In this edition of Litigation Roundup, closing arguments are coming soon in a $55 million pharmacy fraud trial, Porter Hedges gets $15.35 million for a developer client in an eminent domain fight and a jury in Waco on Friday unanimously determined Google owes $339 million for patent infringement.
In 1951, Judge Irving R. Kaufman wrangled to get the trial of Julius and Ethel Rosenberg, charged with stealing the “secret” of the atomic bomb and handing it to the monstrous Joseph Stalin. Judge Kaufman was 40, one of the youngest federal judges in America and only sixteen months in office. During the trial, he often intervened in ways that helped the government. Upstairs in his chambers, he conducted secret, ex parte meetings with prosecutors, including the infamous Roy Cohn. No one knows what they discussed. Once jurors convicted, he deftly advertised his anguish over the sentence and alluded to solitary soul-searching in his empty, dimly lit synagogue. Now the hour for judgment had come.
The Texas Lawbook is pleased to publish an excerpt of Houston lawyer Martin Siegel’s new book about the judge he clerked for decades ago.
A former Schlumberger field engineer who is suing the company over alleged sexual harassment and discrimination she experienced during her two-and-a-half-year employment with the oilfield services company was on the stand for much of Thursday and Friday, sharing her claims with jurors in her own words.
More than 90 insurers have been named as defendants in the lawsuit brought by settlement trustee Barbara Houser, who formerly served as the chief bankruptcy judge in the Northern District of Texas until her retirement in May 2020.
Jurors heard opening statements Tuesday that included examples of the rig site sexual harassment Jessica Cheatham alleges she endured for more than two years while working for Schlumberger. The trial taking place before U.S. District Judge Kenneth Hoyt is expected to last 10 days.
Litigation Roundup: Oral Arguments Set in Paxton Disciplinary Case, Fifth Circ. Won’t Rehear En Banc ‘State Created Danger’ Case
In this edition of Litigation Roundup, the Dallas Court of Appeals sets the panel and date for oral arguments in the state bar’s disciplinary lawsuit against Ken Paxton, an oilfield services company’s trade secrets suit against its ex-president gets rolling and an East Texas jury hits LG with a $1.68 million patent infringement verdict.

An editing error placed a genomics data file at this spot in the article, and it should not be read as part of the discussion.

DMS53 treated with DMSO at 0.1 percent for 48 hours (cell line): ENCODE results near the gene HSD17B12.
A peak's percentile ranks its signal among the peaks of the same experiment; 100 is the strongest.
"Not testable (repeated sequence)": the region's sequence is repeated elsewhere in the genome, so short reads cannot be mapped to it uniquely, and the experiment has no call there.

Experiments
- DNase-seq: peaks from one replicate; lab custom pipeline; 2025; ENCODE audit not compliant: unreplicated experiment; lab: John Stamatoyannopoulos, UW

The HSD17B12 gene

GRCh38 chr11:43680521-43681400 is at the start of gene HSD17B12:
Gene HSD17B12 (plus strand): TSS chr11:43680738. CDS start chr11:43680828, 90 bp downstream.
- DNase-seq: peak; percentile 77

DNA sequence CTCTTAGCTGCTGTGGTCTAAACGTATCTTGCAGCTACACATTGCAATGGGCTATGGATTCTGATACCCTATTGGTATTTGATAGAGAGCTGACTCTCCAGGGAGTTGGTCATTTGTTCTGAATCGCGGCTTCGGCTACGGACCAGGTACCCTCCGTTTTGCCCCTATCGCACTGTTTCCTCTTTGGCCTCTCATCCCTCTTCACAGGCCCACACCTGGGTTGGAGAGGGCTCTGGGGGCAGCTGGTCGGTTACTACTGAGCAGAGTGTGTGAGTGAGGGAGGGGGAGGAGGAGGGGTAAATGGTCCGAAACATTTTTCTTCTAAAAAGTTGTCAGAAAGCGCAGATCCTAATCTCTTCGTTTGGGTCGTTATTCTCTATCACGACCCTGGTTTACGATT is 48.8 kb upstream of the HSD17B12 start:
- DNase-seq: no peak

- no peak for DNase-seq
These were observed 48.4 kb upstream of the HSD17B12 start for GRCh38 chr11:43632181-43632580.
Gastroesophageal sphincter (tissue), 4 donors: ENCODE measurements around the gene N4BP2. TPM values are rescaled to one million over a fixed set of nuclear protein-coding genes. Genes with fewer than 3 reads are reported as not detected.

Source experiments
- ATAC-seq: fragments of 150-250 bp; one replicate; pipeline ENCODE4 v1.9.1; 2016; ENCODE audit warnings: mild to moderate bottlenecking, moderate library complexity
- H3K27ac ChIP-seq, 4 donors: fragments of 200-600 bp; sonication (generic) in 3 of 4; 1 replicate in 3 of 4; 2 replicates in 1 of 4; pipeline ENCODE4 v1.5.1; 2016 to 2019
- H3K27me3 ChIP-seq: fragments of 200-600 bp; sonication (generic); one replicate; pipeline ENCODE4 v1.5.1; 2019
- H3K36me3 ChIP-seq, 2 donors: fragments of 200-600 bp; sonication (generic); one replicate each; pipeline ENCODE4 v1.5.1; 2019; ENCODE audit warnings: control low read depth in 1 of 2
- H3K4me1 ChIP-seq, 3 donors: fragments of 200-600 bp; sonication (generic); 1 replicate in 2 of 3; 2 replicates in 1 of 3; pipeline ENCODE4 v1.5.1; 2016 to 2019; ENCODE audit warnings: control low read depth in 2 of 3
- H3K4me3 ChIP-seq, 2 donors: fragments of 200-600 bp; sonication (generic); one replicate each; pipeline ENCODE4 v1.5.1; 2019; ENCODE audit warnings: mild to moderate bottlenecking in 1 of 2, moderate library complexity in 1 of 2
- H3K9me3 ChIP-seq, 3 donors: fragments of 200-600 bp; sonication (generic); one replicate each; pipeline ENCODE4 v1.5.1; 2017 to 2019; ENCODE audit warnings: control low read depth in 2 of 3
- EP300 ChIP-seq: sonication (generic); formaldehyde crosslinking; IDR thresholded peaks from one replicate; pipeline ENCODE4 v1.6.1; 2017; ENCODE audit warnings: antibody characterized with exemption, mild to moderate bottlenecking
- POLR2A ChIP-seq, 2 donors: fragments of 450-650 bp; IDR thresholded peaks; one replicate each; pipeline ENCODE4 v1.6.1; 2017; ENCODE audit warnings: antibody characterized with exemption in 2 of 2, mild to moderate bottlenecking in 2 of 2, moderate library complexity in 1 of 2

Dallas County District Judge Monica Purdy presided over a seven-day bench trial in May before determining that PrimaLend violated the terms of a loan agreement when it changed the locks and foreclosed on an Ohio car dealership before first exhausting attempts to recover its money by pursuing the business’ assets. Judge Purdy is expected to enter final judgment awarding the Benit family about $6.7 million within the next week.
Litigation Roundup: Horizon Bank Challenges Texas Law, ESG Class Action Against American Airlines Moves Forward
In this edition of Litigation Roundup, the Fifth Circuit asks the Texas Supreme Court to answer two certified questions, a team of Austin lawyers are hired to represent Twitter in a $90 million suit against Wachtell and Texas Instruments sues a slew of insurers over damage to its clean room.
Joe Coleman, John Kane, Brian Hail and a team of other lawyers from Kane Russell Coleman Logan recently secured a favorable outcome for a group of unsecured creditors in a bankruptcy proceeding for a Carl Icahn-owned company, Auto Plus. At the outset, it seemed the unsecured creditors stood to recoup none of their roughly $200 million in unsecured debt, but the legal team overcame three key challenges on its way to recovering more than $57 million: Auto Plus’ apparent administrative insolvency, a fast-tracked sale of assets already in motion and “the specter of the fact that Carl Icahn was the ultimate owner,” Coleman said. “Obviously, Mr. Icahn has an enormous reputation, he’s a very shrewd businessman.”
Tapping a Texas-based legal scholar for insights into alternative dispute resolution.